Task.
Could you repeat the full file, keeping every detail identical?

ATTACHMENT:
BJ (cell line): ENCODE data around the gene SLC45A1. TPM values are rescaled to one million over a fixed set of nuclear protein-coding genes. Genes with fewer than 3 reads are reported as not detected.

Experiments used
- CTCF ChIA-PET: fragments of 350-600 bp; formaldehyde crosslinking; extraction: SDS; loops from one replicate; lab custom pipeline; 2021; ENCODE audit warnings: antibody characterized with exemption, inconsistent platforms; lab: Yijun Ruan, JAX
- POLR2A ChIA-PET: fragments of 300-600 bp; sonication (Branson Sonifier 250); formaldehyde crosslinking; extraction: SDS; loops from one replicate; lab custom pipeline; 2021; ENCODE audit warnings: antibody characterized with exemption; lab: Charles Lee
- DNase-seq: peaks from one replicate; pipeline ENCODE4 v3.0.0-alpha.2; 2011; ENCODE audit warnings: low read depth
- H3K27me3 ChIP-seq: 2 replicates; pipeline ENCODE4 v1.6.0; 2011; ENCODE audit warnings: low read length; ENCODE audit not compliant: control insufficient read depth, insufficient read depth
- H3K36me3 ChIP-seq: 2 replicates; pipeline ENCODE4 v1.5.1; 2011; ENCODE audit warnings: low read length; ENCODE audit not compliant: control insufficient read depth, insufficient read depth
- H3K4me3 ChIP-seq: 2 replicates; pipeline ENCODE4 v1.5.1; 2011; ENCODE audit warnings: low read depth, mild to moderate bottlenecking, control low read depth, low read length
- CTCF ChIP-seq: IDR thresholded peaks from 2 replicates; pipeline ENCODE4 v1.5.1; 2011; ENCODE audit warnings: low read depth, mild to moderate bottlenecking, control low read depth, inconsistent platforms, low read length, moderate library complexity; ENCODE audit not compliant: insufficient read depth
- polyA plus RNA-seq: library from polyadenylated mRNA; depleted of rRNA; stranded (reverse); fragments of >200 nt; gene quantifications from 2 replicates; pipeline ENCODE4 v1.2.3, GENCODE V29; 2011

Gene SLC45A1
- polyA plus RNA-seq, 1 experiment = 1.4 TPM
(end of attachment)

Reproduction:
BJ (cell line): ENCODE data around the gene SLC45A1. TPM values are rescaled to one million over a fixed set of nuclear protein-coding genes. Genes with fewer than 3 reads are reported as not detected.

Experiments used
- CTCF ChIA-PET: fragments of 350-600 bp; formaldehyde crosslinking; extraction: SDS; loops from one replicate; lab custom pipeline; 2021; ENCODE audit warnings: antibody characterized with exemption, inconsistent platforms; lab: Yijun Ruan, JAX
- POLR2A ChIA-PET: fragments of 300-600 bp; sonication (Branson Sonifier 250); formaldehyde crosslinking; extraction: SDS; loops from one replicate; lab custom pipeline; 2021; ENCODE audit warnings: antibody characterized with exemption; lab: Charles Lee
- DNase-seq: peaks from one replicate; pipeline ENCODE4 v3.0.0-alpha.2; 2011; ENCODE audit warnings: low read depth
- H3K27me3 ChIP-seq: 2 replicates; pipeline ENCODE4 v1.6.0; 2011; ENCODE audit warnings: low read length; ENCODE audit not compliant: control insufficient read depth, insufficient read depth
- H3K36me3 ChIP-seq: 2 replicates; pipeline ENCODE4 v1.5.1; 2011; ENCODE audit warnings: low read length; ENCODE audit not compliant: control insufficient read depth, insufficient read depth
- H3K4me3 ChIP-seq: 2 replicates; pipeline ENCODE4 v1.5.1; 2011; ENCODE audit warnings: low read depth, mild to moderate bottlenecking, control low read depth, low read length
- CTCF ChIP-seq: IDR thresholded peaks from 2 replicates; pipeline ENCODE4 v1.5.1; 2011; ENCODE audit warnings: low read depth, mild to moderate bottlenecking, control low read depth, inconsistent platforms, low read length, moderate library complexity; ENCODE audit not compliant: insufficient read depth
- polyA plus RNA-seq: library from polyadenylated mRNA; depleted of rRNA; stranded (reverse); fragments of >200 nt; gene quantifications from 2 replicates; pipeline ENCODE4 v1.2.3, GENCODE V29; 2011

Gene SLC45A1
- polyA plus RNA-seq, 1 experiment = 1.4 TPM